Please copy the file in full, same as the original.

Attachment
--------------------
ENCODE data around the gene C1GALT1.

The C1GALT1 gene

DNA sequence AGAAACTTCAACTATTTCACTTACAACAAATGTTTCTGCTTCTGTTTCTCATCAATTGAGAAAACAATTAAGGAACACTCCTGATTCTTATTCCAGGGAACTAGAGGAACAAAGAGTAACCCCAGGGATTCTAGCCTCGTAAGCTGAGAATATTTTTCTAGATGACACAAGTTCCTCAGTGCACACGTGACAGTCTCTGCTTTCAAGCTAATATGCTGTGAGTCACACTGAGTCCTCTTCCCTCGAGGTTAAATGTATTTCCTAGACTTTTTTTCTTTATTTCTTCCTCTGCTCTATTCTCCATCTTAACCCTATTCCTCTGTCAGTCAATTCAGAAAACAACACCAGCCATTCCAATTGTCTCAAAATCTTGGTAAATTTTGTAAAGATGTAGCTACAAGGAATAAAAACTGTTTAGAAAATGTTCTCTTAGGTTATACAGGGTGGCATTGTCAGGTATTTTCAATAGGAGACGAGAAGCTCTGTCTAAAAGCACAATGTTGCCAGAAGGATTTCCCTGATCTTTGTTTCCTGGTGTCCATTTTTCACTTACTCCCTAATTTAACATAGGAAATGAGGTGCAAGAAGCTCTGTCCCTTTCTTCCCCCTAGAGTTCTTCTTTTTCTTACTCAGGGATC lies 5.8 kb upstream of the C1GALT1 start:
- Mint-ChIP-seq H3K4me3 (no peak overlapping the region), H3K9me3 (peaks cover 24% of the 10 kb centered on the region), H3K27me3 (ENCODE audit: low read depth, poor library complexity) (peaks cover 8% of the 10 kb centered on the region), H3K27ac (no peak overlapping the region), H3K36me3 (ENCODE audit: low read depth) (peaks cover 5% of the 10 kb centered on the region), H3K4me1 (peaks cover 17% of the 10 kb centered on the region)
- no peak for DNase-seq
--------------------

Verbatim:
ENCODE data around the gene C1GALT1.

The C1GALT1 gene

DNA sequence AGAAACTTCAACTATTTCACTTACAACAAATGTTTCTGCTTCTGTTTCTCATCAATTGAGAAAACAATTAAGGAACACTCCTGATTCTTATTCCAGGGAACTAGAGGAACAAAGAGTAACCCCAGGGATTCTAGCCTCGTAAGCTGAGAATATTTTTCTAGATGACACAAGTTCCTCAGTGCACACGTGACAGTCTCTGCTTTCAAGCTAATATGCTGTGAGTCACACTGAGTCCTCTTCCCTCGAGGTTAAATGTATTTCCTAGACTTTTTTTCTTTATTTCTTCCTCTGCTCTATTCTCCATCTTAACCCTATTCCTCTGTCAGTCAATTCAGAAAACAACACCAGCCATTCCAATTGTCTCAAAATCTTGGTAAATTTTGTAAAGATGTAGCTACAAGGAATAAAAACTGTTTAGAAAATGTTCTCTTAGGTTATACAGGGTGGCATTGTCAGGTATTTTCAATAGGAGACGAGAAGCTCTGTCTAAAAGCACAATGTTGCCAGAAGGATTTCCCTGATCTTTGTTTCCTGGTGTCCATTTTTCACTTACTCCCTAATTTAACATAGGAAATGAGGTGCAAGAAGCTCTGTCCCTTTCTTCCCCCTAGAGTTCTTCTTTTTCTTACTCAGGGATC lies 5.8 kb upstream of the C1GALT1 start:
- Mint-ChIP-seq H3K4me3 (no peak overlapping the region), H3K9me3 (peaks cover 24% of the 10 kb centered on the region), H3K27me3 (ENCODE audit: low read depth, poor library complexity) (peaks cover 8% of the 10 kb centered on the region), H3K27ac (no peak overlapping the region), H3K36me3 (ENCODE audit: low read depth) (peaks cover 5% of the 10 kb centered on the region), H3K4me1 (peaks cover 17% of the 10 kb centered on the region)
- no peak for DNase-seq